# Good examples of double induction

I'm looking for good examples where double induction is necessary. What I mean by double induction is induction on $\omega^2$. These are intended as examples in an "Automatas and Formal Languages" course.

One standard example is the following: in order to cut an $n\times m$ chocolate bar into its constituents, we need $nm-1$ cuts. However, there is a much better proof without using induction.

Another example: the upper bound $\binom{a+b}{a}$ on Ramsey numbers. The problem with this example is that it can be recast as induction on $a+b$, while I want something which is inherently inducting on $\omega^2$.

Lukewarm example: Ackermann's function, which seems to be pulled out of the hat (unless we know about the primitive recursive hierarchy).

Better examples: the proof of other theorems in Ramsey theory (e.g. Van der Waerden or Hales-Jewett). While these can possibly be recast as induction on $\omega$, it's less obvious, and so intuitively we really think of these proofs as double induction.

Another example: cut elimination in the sequent calculus. In this case induction on $\omega^2$ might actually be necessary (although I'm not sure about that).

The problem with my positive examples is that they are all quite technical and complicated. So I'm looking for a simple, non-contrived example where induction on $\omega^2$ cannot be easily replaced with regular induction (or with an altogether simpler argument). Any suggestions?

• Maybe I am misunderstanding you, but can't every proof of a statement by induction on two natural number parameters a, b be recast as a proof by induction on a+b? Jan 21, 2011 at 19:05
• It can be that $a$ decreases but $b$ increases, for example. Jan 21, 2011 at 19:13
• I'm not sure I understand what you mean by that. How would that affect a proof by strong induction on a+b? Jan 21, 2011 at 19:32
• It could happen that $a$ decreases by 1 and $b$ increases by 2, so that in total $a+b$ increases. You can fix that whenever you have an upper bound on the increase of $b$ which depends only on $a$. Jan 21, 2011 at 19:44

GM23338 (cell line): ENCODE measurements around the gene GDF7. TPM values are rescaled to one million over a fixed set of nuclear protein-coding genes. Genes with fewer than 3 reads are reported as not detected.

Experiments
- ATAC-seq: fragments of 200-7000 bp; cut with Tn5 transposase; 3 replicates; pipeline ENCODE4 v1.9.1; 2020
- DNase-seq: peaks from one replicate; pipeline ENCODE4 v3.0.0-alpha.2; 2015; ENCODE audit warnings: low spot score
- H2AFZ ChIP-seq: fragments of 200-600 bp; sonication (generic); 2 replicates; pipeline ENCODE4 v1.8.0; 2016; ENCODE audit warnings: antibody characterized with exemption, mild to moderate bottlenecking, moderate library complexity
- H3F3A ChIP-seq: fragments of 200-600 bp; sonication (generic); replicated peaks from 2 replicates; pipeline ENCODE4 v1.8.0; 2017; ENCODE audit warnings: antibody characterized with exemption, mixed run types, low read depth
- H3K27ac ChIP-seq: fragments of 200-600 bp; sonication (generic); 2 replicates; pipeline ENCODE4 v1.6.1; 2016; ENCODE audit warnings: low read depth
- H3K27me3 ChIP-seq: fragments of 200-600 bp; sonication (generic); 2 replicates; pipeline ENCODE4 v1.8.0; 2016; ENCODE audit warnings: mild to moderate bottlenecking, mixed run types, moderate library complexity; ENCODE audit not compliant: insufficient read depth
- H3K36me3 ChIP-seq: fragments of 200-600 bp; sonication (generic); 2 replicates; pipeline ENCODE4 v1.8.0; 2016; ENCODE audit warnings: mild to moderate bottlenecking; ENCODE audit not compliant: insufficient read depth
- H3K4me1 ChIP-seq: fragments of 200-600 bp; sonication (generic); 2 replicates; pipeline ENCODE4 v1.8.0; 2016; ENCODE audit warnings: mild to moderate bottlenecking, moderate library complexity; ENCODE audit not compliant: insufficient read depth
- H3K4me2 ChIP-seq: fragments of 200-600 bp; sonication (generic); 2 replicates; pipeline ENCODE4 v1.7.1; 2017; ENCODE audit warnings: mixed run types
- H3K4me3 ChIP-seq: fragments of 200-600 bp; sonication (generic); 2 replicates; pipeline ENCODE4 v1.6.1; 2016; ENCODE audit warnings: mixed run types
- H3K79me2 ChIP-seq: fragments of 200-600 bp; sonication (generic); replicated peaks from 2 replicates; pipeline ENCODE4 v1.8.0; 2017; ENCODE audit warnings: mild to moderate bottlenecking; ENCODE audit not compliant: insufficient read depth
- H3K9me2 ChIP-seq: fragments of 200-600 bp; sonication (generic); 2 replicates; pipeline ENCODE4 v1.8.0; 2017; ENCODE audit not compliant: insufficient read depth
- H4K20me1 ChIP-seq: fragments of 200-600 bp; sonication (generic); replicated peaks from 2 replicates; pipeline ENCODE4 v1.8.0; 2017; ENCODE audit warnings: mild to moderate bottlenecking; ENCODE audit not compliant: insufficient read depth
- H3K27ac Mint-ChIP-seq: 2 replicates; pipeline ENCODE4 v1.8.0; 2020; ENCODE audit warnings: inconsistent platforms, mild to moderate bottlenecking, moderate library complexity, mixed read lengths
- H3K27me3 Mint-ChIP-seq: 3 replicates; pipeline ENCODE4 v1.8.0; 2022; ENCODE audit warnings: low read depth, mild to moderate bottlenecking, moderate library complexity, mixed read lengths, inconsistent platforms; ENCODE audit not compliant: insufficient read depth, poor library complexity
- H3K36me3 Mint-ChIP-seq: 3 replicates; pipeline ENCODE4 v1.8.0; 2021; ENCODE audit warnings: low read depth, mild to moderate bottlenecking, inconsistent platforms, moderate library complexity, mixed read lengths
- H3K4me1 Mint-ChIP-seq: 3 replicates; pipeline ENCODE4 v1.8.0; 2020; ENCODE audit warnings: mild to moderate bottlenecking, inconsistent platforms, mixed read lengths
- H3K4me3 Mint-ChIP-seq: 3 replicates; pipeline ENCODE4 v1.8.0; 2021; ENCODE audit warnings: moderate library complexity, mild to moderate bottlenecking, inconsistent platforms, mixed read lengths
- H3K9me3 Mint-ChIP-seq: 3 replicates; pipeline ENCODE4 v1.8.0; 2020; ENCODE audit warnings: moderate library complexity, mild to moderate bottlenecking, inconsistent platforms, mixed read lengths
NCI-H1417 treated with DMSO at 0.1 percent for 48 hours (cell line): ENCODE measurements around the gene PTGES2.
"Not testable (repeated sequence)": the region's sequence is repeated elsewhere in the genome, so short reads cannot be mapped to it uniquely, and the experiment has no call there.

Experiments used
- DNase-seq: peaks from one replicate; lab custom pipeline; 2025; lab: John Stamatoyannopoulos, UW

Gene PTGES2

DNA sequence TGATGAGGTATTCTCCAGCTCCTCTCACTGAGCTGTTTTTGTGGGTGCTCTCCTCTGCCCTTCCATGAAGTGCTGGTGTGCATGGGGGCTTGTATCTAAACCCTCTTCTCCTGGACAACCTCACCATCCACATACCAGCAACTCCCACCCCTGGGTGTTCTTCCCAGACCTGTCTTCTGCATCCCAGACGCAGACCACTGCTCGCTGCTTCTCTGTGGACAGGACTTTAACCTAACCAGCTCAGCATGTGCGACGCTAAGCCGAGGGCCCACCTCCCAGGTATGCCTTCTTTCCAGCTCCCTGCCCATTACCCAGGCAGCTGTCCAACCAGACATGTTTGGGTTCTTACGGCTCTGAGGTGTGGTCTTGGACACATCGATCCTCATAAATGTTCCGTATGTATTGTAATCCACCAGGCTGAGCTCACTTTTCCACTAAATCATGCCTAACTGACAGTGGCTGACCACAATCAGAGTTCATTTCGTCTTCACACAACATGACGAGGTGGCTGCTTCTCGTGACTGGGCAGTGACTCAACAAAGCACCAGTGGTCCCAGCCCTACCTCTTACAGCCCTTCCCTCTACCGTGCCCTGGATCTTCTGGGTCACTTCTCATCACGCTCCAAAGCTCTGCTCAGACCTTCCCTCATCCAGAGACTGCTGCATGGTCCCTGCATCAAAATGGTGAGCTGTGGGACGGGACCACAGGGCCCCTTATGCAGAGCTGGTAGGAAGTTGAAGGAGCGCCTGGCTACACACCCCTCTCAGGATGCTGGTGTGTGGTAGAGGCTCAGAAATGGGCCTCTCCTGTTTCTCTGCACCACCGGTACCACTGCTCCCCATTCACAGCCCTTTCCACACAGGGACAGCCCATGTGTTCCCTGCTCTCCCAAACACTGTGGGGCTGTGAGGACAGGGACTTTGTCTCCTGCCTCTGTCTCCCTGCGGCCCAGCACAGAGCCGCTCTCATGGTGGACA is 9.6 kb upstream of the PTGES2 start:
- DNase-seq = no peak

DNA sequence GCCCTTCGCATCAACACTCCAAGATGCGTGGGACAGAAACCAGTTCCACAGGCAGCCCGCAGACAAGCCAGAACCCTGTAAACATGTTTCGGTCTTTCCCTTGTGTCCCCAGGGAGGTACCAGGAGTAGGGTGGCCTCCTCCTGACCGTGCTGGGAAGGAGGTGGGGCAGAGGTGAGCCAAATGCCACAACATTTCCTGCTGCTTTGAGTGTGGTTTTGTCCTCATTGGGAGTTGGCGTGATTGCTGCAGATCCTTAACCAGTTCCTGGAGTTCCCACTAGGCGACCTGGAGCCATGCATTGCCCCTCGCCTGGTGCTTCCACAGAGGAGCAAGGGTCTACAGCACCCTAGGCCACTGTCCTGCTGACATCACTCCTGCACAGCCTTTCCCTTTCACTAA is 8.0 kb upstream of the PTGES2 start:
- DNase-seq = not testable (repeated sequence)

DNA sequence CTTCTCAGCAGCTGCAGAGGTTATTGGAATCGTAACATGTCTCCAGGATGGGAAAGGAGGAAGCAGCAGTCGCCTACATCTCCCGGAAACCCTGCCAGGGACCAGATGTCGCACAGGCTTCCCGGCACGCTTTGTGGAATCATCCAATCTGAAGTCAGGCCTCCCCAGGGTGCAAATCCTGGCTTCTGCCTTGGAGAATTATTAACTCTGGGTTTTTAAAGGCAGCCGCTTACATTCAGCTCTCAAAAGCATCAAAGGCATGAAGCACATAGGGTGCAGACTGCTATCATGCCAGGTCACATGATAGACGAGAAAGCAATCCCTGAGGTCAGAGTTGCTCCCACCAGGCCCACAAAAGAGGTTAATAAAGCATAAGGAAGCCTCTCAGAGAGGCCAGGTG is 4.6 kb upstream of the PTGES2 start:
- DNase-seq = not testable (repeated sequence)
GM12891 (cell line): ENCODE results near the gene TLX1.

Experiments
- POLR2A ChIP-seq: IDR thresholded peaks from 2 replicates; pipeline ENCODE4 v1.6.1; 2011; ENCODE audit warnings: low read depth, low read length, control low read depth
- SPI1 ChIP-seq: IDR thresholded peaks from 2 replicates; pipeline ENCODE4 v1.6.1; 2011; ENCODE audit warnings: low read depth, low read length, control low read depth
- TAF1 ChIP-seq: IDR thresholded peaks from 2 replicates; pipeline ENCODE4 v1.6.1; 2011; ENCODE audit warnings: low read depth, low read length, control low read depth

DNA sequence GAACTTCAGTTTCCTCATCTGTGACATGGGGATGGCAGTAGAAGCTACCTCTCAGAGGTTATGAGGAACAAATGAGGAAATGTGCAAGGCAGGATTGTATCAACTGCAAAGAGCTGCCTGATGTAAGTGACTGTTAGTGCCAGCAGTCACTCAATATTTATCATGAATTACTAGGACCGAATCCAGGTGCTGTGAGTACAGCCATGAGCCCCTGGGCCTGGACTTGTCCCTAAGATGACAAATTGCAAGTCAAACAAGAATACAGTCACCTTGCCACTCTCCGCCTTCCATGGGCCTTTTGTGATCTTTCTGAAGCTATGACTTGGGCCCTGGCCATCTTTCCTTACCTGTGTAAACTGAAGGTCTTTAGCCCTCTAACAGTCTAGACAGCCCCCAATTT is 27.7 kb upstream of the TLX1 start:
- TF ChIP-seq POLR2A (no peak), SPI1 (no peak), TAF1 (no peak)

• Qiaochu, the Ackerman function provably cannot be organized as a recursion on $a+b$, since this would place the function within the class of primitive recursive functions (which are closed under that kind of recursion), but it is known not to be primitive recursive.
– JDH
Jan 22, 2011 at 1:00

A nice example arises by relativizing Goodstein's Theorem from $\rm\ \epsilon_0 = \omega^{\omega^{\omega^{\cdot^{\cdot^{\cdot}}}}}$ down to $\rm\ \omega^2\:.\$

$\rm\ \omega^2\$ Goodstein's Theorem $\$ Given naturals $\rm\ a,\:b,\:c\$ and an arbitrary increasing "base-bumping" function $\rm\ g(n)\$ on $\:\mathbb N\:$ the following iteration eventually reaches $0\$ (i.e. $\rm\ a = c = 0\:$).

$\rm\quad\quad\quad\quad\ \ a\ b + c \ \ \to\quad\quad\ \ a\ \ \ \ \ g(b)\ +\ \ \ c\ \ -\ 1\quad if\quad\ c > 0$

$\rm\quad\quad\quad\quad\ \ \phantom{a\ b + c}\ \ \to\ \ (a-1)\ g(b)\ +\ g(b)-1\quad if\quad \ c = 0$

Note: $\$ The above iteration is really on triples $\rm\ (a,b,c)\$ but I chose the above notation in order to emphasize the relationship with radix notation and with Cantor Normal form for ordinals < $\epsilon_0$. $\ \$ For more on Goodstein's Theorem see the link in Andres's post or see my 1995\12\11 sci.math post.